Zinc Drops as Investors Take a Break From Year’s Best CommodityBy
Price decline ‘nothing to worry about’: ABN Amro’s Burgering
The metal has surged 45% this year on outlook for shortage
Zinc had the biggest loss in six weeks as some investors closed out bullish bets on this year’s best-performing major commodity.
The metal slumped as much as much as 1.9 percent, after touching a 15-month high on Monday. Zinc has rallied 44 percent this year on expectations of a supply shortage after mine closures from Australia to Ireland. The advance pushed it near a technical level that suggests to some traders that prices may be poised to retreat.
“Perhaps some investors are taking profits,” Casper Burgering, an analyst at ABN Amro Bank NV in Amsterdam, said by phone. “I don’t think that’s something to worry about. We expect for the coming two years deficits in zinc and that’s keeping prices high.”
Zinc for delivery in three months fell 1.7 percent to settle at $2,321 a metric ton at 5:54 p.m. on the London Metal Exchange. Its 14-day relative-strength index approached 70 Monday, a level indicating prices may be overbought.
Tomorrow is the first Wednesday of the month, when option contracts on the LME expire. The most widely held popular bullish option on zinc is for a gain to $2,400, according to LME data.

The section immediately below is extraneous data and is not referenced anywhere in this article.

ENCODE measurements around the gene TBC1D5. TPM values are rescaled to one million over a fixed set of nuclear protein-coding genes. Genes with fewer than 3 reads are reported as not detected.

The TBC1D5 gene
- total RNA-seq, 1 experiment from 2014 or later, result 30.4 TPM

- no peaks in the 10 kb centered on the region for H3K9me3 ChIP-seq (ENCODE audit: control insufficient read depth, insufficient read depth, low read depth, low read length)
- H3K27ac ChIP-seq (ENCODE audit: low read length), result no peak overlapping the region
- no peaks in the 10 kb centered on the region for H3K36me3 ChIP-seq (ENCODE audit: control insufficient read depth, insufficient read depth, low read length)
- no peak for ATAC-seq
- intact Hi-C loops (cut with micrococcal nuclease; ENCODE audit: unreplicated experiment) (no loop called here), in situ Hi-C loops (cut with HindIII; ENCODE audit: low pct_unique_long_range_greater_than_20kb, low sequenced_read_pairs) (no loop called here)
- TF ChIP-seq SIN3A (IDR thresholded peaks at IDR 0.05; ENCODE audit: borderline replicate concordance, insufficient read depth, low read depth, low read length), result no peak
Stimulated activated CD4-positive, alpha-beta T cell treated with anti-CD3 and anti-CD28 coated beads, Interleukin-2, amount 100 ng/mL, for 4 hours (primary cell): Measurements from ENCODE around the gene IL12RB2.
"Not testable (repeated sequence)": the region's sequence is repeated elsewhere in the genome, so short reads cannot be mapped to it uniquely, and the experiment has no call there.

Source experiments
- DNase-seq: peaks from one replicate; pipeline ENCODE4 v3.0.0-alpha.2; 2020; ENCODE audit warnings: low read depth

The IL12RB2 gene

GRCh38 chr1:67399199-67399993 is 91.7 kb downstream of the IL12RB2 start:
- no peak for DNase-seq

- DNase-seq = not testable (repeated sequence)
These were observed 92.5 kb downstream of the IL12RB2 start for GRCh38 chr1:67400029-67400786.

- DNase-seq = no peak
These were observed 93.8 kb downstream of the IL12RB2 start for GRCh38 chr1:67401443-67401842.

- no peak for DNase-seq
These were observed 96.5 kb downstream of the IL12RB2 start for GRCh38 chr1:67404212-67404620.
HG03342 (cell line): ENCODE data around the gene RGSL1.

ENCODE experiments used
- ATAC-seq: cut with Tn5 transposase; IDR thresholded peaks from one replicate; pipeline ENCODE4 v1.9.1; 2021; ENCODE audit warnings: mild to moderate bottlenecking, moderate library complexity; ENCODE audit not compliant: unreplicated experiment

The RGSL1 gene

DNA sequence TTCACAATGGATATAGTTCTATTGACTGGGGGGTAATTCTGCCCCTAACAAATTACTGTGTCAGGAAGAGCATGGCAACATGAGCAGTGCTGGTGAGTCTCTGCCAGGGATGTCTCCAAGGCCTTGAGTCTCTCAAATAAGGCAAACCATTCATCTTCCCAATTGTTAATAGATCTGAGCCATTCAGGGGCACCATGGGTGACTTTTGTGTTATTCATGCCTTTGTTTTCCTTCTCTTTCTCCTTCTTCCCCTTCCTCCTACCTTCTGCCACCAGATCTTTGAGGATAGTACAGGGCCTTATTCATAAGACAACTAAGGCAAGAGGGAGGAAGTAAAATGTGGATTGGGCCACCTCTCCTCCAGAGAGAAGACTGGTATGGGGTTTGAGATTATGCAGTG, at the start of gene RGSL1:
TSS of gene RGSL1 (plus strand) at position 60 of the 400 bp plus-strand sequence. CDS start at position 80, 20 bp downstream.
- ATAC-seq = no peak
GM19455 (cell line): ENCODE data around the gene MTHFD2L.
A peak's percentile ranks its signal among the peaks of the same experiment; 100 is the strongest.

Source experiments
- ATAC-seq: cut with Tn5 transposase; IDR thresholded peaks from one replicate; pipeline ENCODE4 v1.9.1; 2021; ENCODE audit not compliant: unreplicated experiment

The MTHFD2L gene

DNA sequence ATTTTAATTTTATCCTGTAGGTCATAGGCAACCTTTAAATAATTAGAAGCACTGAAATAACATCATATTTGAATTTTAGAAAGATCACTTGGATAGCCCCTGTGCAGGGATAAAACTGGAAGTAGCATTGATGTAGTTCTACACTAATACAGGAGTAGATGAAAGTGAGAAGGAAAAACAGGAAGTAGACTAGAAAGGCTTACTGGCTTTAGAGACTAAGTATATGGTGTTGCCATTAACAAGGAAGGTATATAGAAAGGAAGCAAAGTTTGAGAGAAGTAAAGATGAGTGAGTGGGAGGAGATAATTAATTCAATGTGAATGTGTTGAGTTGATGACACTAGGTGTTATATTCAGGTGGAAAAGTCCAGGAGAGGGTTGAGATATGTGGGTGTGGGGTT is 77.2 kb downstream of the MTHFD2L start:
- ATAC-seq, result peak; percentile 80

“Watch for a move higher as option participants look to hedge their exposure to the $2,400 strike,” Keith Wildie, a partner at brokerage Vantage Capital Markets LLP in London, said by e-mail.
In other metals news:
- Aluminum rose 0.6 percent after touching the lowest since mid-June on Monday, while copper slipped 0.1 percent.
- Goldman Sachs Group Inc. said aluminum and copper may drop in the second half on slowing demand growth and rising supply.
- Copper futures for December delivery gained 0.5 percent to $2.089 a pound on the Comex in New York. Comex trading was closed Monday for the Labor Day holiday.
- A gauge of 18 global base-metal producers tracked by Bloomberg Intelligence climbed for a fourth session, led by Teck Resources Ltd.
- Nickel and tin also advanced, while lead slipped on the LME.
— With assistance by Martin Ritchie, and Luzi-Ann Javier
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